Massachusetts U.S. Rep. Ayanna Pressley on Tuesday called on Gov. Charlie Baker to release inmates from state jails and prisons struggling with a recent outbreak of COVID-19.

"The governor alone, with the stroke of a pen, has the power to pardon or commute the sentences of thousands of medically vulnerable people behind the wall and to reunite them with their families, drastically reducing the population and crowding of our prisons and jails and slowing the spread of COVID-19 in these facilities," Pressley said. "Now is not the time for half measures of virtue signaling."

Pressley was joined at a press conference outside the State House by Suffolk County District Attorney Rachael Rollins, State Sen. Becca Rausch, Carlene Pavlos of the Massachusetts Public Health Association, Dr. Monik Jiménez of the Harvard T.H. Chan School of Public Health and Elizabeth Matos of Prisoners’ Legal Services. They are seeking the “decarceration” of hundreds of inmates who they say, “cannot socially distance or otherwise protect themselves.”

The Department of Corrections said Tuesday that 172 prisoners at Massachusetts Correctional Institution in Norfolk have tested positive for the coronavirus — up from 140 people on Monday. Three people are now being cared for at nearby hospitals. Other institutions have experienced similar spikes in infection, including 137 prisoners at the Middleton Jail and House of Correction.

The governor did not immediately respond to a request for comment.

Criminal defense attorney Lisa Newman-Polk said she is concerned about the health of a client at MCI-Norfolk who has health issues that make him susceptible to the disease.

She released an affidavit that she says is being filed Tuesday to the Massachusetts Parole Board in hopes of expediting the release of the client, whom she declined to identify.

“He is a highly medically compromised person who I have serious concerns could become gravely ill or die if he contracts this disease,’’ she said.

In the affidavit, Newman-Polk says she has two other clients at Norfolk who already have tested positive for the disease.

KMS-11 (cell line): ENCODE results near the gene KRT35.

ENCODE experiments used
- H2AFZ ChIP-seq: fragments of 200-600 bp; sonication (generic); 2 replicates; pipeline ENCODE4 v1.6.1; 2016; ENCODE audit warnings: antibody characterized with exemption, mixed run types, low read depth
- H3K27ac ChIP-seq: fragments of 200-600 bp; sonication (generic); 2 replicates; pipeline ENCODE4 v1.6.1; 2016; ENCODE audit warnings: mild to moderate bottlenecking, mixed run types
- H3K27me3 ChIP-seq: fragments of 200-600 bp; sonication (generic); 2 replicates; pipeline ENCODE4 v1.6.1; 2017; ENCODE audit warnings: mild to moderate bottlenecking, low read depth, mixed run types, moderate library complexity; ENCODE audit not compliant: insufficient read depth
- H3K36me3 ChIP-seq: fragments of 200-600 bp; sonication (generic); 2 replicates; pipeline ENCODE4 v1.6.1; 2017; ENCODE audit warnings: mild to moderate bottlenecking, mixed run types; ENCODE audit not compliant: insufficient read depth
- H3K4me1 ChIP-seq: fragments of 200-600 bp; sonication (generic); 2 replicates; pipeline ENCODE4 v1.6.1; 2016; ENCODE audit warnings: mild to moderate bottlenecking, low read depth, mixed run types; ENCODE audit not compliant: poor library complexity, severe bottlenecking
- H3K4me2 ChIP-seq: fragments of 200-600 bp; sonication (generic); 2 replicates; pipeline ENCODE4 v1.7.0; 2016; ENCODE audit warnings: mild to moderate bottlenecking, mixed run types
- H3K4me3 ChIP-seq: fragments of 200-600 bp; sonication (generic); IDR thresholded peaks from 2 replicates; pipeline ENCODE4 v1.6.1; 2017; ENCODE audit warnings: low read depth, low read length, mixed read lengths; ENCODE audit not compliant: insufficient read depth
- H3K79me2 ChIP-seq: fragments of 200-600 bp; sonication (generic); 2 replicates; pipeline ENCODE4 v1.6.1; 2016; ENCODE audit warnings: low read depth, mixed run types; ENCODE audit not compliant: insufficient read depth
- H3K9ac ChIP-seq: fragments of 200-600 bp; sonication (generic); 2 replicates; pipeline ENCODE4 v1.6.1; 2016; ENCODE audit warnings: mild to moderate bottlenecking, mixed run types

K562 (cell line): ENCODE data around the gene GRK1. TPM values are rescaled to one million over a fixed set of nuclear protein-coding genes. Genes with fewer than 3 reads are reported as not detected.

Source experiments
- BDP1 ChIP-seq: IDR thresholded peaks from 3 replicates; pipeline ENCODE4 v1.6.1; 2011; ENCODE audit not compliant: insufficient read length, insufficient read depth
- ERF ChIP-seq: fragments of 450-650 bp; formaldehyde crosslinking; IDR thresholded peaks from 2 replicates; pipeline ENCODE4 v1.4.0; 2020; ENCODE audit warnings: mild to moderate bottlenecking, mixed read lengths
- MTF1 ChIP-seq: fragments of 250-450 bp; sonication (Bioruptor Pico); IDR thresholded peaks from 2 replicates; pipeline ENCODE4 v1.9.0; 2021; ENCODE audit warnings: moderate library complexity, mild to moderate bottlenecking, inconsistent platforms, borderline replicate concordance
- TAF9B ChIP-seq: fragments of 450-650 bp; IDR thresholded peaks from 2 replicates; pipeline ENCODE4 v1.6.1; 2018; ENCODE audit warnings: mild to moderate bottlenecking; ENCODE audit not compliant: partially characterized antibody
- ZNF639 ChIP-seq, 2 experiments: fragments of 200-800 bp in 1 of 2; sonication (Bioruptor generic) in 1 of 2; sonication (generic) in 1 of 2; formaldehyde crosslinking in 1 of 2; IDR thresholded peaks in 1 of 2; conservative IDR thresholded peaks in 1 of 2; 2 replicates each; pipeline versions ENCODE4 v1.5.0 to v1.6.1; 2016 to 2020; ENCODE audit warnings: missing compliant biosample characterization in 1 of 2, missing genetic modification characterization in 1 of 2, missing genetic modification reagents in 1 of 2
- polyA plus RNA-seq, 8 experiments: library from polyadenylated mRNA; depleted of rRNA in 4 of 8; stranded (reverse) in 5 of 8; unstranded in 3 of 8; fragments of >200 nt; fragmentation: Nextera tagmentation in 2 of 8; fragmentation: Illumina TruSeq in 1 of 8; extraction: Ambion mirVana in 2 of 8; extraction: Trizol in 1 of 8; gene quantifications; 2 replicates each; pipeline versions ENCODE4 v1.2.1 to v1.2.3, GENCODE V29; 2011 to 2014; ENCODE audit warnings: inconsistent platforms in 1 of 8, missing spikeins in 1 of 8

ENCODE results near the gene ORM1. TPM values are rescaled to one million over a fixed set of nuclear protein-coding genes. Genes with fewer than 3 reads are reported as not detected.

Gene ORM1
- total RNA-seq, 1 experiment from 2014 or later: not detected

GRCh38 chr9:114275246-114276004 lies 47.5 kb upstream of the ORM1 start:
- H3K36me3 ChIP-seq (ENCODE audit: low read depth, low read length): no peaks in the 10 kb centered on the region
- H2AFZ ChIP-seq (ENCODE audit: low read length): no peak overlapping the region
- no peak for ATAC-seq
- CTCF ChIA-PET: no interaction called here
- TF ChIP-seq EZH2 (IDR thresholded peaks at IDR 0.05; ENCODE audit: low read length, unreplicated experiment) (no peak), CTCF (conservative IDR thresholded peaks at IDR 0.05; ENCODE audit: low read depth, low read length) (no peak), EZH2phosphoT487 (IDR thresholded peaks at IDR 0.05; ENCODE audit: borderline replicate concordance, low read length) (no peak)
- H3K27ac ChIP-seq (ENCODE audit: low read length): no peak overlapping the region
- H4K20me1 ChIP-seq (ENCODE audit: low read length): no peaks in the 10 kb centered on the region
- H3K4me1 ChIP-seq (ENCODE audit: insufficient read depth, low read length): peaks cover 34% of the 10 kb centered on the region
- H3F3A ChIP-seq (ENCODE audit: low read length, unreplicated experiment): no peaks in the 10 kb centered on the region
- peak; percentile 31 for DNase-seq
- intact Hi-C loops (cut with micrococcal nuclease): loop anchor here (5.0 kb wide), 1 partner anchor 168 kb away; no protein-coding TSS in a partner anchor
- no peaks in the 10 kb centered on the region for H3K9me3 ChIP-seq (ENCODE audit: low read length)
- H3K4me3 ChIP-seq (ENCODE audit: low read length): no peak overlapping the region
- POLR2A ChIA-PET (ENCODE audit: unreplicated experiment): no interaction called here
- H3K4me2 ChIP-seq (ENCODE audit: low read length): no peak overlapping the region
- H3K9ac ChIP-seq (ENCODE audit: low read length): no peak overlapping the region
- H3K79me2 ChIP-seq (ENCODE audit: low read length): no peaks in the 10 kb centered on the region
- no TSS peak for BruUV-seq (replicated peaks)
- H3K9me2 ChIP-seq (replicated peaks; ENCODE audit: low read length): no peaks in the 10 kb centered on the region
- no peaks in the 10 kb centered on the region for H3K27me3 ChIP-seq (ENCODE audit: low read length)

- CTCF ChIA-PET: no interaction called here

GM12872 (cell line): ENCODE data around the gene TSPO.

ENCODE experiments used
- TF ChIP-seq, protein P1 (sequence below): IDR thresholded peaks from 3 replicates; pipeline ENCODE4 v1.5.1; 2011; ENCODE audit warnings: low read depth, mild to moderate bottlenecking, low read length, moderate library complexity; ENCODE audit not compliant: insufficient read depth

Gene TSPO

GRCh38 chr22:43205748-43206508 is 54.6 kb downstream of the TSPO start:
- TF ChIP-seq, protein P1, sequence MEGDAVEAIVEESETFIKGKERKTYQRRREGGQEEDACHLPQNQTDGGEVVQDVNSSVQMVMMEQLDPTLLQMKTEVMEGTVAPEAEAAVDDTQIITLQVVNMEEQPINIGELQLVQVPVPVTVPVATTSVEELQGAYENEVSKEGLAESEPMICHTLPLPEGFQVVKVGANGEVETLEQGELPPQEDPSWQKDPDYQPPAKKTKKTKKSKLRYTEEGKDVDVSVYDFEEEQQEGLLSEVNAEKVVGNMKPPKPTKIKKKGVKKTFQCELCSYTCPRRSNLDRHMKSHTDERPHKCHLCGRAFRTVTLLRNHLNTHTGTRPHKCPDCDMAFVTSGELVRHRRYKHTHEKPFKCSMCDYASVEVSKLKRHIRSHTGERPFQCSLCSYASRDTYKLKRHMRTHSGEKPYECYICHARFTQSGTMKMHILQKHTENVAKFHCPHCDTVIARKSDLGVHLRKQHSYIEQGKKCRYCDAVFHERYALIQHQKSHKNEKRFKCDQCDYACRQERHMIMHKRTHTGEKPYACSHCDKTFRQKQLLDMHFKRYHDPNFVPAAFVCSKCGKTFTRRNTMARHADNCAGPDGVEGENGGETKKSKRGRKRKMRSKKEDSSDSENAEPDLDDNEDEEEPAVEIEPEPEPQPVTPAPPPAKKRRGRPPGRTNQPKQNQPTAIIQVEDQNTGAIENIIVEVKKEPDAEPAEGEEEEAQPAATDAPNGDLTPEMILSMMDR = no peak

She says sick prisoners are being moved to quarantine units that hold approximately 80 people, sharing three toilets and three urinals. “The units are filthy with dust everywhere,’’ the affidavit says. “The quarantined prisoners who are well enough are doing what they can to clean the units; however, they have not been provided proper cleaning supplies.”

Department of Correction officials could not immediately be reached for comment on her allegations.

Locked in on four sides in tiny spaces, inmates nationwide have experienced a disproportionate rate of infections. But official responses have differed state by state. New Jersey released over 2,000 incarcerated people in response to COVID-19 just last week, and California officials recently ordered the release of more than 8,000 people.

Far fewer who have been diagnosed with the virus have been released in Massachusetts. Eight state prisoners have died of COVID-related illnesses and an estimated 540 people behind bars have tested positive, according to the American Civil Liberties Union of Massachusetts.

Jimenez, who said her father spent his lifetime behind bars, said the rate of infection of people incarcerated in Massachusetts facilities is three times higher than that of the general population, and nearly five times higher than that of the country. “It is critical to know that all of this data is an underestimate,” she said.

Rollins explained that COVID-vulnerable men and women in Massachusetts must pass three criteria to eligible for release. They must "prove that they either have an underlying comorbidity or a factor that makes them more susceptible to COVID," she said, as well as have a colorable claim and an entry plan back into the community.

But Rollins said poverty could make the latter qualification difficult for some to achieve.

"We are now penalizing poverty, and people that might not have a home to return to or family to return to," she said. "So if you are a white collar criminal and you want to return back to Wellesley, it's likely that you're going to have a place to go. But if you are a convicted felon and want to return back to your mother's home, who is on Section 8 [housing], there might be hurdles you have to clear in order to do that."

There must be exceptions, Rollins said.

“Even if somebody might not be eligible for release, we don't believe they should die in a correctional facility under the watch of Secretary Turko and Governor Baker," she said. "We have to be better with respect to what they are doing.”